I am getting a lot of e-mails on Alabama’s new immigration law because of its implications for Georgia schools. The new law mandates that Alabama public schools collect information on the immigration status of students and their parents when they enroll, but does not deny the kids access to school.
The law had been delayed because of legal challenges, but U.S. District Judge Sharon Blackburn decreed last week that major portions of the law could to go into effect, setting off a national furor in immigration policy.
But closer to home, there are practical questions.
A Georgia teacher on the Alabama line sent me this note after reading news stories that immigrant families may leave Alabama because of the law and fears for their children’s education: “I have to wonder where they will go and, since we are next door neighbors so to speak, whether it will have any impact on Hispanic enrollments in Georgia’s schools. I’m hesitant to start this discussion on the blog, due to the palpable dislike of immigrants posted by some here. Yet, I believe the potential implications of this exodus deserves consideration.”
The AP reported:
Education officials say scores of immigrant families have withdrawn their children from classes or kept them home last week, afraid that sending the kids to school would draw attention from authorities.Hispanic students have started vanishing from Alabama public schools in the wake of a court ruling that upheld the state’s tough new law cracking down on illegal immigration. There are no precise statewide numbers. But several districts with large immigrant enrollments — from small towns to large urban districts — reported a sudden exodus of children of Hispanic parents, some of whom told officials they would leave the state to avoid trouble with the law, which requires schools to check students’ immigration status. The anxiety has become so intense that the superintendent in one of the state’s largest cities, Huntsville, went on a Spanish-language television show Thursday to try to calm widespread worries.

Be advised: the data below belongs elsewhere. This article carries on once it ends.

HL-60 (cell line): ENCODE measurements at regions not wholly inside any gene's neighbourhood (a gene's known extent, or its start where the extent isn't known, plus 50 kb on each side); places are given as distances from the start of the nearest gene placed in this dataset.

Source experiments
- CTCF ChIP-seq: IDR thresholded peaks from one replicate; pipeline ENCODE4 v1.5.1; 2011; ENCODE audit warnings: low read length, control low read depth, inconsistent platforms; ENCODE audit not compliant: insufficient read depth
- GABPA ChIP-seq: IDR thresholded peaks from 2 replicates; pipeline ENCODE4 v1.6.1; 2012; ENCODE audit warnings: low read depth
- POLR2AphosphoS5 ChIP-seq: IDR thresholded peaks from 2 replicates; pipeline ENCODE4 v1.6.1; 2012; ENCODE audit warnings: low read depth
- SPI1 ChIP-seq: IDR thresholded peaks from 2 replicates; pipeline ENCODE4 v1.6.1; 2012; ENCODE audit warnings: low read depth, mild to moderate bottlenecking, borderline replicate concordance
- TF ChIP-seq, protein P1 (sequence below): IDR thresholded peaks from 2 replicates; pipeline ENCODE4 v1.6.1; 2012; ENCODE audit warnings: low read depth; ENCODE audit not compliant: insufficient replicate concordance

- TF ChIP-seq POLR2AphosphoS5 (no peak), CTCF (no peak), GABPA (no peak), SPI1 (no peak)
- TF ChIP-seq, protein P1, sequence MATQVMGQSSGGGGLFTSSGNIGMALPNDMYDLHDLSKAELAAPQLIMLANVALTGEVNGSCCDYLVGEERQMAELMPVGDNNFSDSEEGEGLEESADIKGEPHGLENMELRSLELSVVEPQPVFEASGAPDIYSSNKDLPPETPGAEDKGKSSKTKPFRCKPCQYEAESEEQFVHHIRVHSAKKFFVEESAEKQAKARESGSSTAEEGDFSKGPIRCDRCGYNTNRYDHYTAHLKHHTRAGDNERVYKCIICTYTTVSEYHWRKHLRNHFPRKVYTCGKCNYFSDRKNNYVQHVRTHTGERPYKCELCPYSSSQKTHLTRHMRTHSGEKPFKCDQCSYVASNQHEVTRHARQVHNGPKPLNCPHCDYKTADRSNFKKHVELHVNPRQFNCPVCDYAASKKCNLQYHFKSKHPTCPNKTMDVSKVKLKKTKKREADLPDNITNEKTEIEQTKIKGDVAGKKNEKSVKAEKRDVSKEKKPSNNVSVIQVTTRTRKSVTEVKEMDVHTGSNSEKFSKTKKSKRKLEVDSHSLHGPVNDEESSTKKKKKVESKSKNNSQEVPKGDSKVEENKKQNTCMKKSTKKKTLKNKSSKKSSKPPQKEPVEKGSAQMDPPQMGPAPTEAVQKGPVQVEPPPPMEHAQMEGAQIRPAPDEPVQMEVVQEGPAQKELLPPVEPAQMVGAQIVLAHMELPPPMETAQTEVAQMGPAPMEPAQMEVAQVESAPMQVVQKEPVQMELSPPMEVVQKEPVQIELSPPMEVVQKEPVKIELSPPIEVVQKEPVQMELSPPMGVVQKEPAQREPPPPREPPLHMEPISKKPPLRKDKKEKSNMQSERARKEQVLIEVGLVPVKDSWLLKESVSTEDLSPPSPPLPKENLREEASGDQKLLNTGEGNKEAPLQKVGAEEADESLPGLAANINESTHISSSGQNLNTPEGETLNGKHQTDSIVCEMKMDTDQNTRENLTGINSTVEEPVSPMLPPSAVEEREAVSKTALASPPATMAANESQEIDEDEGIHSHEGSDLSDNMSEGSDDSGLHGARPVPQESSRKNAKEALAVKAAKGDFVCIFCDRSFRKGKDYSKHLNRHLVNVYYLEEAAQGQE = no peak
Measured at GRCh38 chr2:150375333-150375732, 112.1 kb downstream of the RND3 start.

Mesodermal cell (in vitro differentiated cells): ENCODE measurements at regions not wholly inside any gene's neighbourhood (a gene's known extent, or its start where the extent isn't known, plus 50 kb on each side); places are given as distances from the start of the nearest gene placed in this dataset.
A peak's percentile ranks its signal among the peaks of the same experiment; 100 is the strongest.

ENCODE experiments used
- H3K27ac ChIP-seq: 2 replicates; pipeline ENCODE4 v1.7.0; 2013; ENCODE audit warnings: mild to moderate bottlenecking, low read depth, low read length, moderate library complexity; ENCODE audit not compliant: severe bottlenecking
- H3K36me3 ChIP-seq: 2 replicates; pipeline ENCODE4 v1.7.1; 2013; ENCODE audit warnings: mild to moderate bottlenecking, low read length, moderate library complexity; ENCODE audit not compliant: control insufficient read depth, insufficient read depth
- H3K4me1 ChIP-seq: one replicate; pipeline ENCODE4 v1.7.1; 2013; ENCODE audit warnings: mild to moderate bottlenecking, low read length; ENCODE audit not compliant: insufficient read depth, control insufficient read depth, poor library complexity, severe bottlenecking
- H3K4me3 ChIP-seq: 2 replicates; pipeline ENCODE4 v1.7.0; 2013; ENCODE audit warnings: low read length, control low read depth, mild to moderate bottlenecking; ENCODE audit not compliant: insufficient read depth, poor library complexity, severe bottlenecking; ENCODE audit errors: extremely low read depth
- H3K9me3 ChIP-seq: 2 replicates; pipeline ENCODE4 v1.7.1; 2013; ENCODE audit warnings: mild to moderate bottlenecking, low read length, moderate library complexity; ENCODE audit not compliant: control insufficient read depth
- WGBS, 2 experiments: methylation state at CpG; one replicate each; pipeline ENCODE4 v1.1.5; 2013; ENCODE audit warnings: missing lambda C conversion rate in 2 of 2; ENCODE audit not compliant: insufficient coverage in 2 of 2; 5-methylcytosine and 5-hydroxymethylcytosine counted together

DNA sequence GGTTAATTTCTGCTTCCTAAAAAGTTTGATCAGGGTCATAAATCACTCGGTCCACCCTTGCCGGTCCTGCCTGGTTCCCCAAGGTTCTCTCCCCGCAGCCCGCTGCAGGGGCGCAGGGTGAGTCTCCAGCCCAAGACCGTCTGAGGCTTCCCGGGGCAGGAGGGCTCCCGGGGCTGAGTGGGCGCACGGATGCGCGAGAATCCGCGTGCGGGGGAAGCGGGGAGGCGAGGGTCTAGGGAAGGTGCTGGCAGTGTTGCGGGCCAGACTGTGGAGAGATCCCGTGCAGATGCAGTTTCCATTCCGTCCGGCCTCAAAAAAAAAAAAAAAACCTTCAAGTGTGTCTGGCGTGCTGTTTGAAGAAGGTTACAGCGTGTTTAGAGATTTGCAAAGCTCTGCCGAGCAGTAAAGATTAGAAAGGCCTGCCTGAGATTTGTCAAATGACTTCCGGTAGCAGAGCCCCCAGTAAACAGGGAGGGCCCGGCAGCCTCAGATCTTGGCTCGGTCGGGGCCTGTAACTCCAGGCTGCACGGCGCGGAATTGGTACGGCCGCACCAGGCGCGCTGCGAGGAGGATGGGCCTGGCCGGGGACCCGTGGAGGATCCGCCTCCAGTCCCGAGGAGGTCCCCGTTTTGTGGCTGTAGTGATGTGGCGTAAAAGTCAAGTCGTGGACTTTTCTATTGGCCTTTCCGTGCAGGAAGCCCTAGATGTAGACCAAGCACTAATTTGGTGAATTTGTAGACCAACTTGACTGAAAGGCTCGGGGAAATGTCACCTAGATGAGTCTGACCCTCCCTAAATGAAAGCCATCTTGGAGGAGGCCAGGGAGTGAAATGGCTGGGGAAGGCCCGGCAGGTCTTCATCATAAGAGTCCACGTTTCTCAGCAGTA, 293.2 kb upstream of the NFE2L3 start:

“In the case of this law, our students do not have anything to fear, ” Casey Wardynski said in halting Spanish. He urged families to send students to class and explained that the state is only trying to compile statistics. Police, he insisted, were not getting involved in schools.
In Montgomery County, more than 200 Hispanic students were absent the morning after the judge’s Wednesday ruling. A handful withdrew. In tiny Albertville, 35 students withdrew in one day. And about 20 students in Shelby County, in suburban Birmingham, either withdrew or told teachers they were leaving.
On its editorial pages, The New York Times wrote, “That rule is part of the law’s sweeping attempt to curtail the rights and complicate the lives of people without papers, making them unable to enter contracts, find jobs, rent homes or access government services. In other words, to be isolated, unemployable, poor, defenseless and uneducated. The education crackdown is particularly senseless and unconstitutional. In 1982, the Supreme Court found that all children living in the United States have the right to a public education, whatever their immigration status. The justices’ reasoning was shaped not by compassion but practicality: it does the country no good to perpetuate an uneducated underclass. Officials in Alabama — some well meaning, others less so — insisted that nothing in the new law is intended to deny children an education. School districts, they noted, are supposed to collect only numbers of children without papers, not names.
–From Maureen Downey, for the AJC Get Schooled blog